All of today's modern vehicles have a part called Diesel Particulate Filter in the engine system. Most people have only one question in their minds. What is Diesel Particulate Filter? In our article, we will explain the answer to this question in full detail. Diesel Particulate Filter is a mechanical filtration system found in some of the Euro 4 emission type vehicle models and in all Euro 5 and Euro 6 emission type vehicles. This system is used to minimize the emission rates of Hydrocarbons and Carbon Monoxide and to filter the particles in the engine exhaust gases. While the main body of this part is made of silicon carbide, the outer surface has a structure covered with noble metal.
How Does a (DPF) Diesel Particulate Filter Work?
While the filter is likened to a honeycomb shape in terms of design, it filters and stores the particles in the exhaust gases that may harm the environment. The amount of these particles stored over time may increase and cause the system to clog. Filter systems produced by some brands are disposable and can be thrown away when clogged, while some of them are capable of self-cleaning thanks to the sensors and after-burner injectors inside. In these systems, if the sensitive sensors inside the filter detect that the amount of soot residue accumulated inside has reached critical levels, it informs the driver that the regeneration process is about to start with a warning screen. The driver who receives this warning should continue to drive the vehicle at high revs for about 25 to 30 minutes and should never idle or stop the vehicle.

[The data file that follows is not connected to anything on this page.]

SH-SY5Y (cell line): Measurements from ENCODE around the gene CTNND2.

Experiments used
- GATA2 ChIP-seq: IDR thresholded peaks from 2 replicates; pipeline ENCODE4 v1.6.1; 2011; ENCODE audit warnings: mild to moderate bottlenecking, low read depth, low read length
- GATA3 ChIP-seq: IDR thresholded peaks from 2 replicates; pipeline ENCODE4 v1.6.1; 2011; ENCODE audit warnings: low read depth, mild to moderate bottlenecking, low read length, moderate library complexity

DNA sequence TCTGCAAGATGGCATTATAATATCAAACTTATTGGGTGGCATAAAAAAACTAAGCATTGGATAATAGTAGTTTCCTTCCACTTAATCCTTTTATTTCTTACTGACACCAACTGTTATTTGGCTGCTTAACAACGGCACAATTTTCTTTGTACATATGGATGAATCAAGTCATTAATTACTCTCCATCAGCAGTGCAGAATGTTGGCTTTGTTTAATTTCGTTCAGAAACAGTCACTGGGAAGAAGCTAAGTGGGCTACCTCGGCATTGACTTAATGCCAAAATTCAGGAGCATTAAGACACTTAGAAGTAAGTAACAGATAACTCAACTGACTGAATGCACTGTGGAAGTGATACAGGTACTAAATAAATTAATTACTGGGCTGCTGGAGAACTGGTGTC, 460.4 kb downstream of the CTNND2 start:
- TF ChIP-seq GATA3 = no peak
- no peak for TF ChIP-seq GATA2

Diesel Particulate Filter can be clogged for the following four reasons;
- Leaving the vehicle idling for a long time.
- Using low quality fuel in your vehicle.
- Using oil that is not suitable for your vehicle.
- Driving the vehicle at very low speeds and heavy traffic.
What is the Regeneration Process?
So how does the regeneration process we mentioned above take place? When the driver who sees the warning starts to use the vehicle at high revs, the engine system of the vehicle increases the amount of fuel sent to the relevant parts and the exhaust temperature rises. When this temperature reaches a sufficient level, the regeneration process is triggered, and the harmful particles stored in the filter burn and turn into soot. Regeneration may not be beneficial in certain situations. As a result, your vehicle continues to warn you and starts to lose its power. In this case, the vehicle should be immediately taken to the authorized service and checked by the authorities using a fault detection device. Even with regeneration, a filter can become uncleanable and can be completely replaced.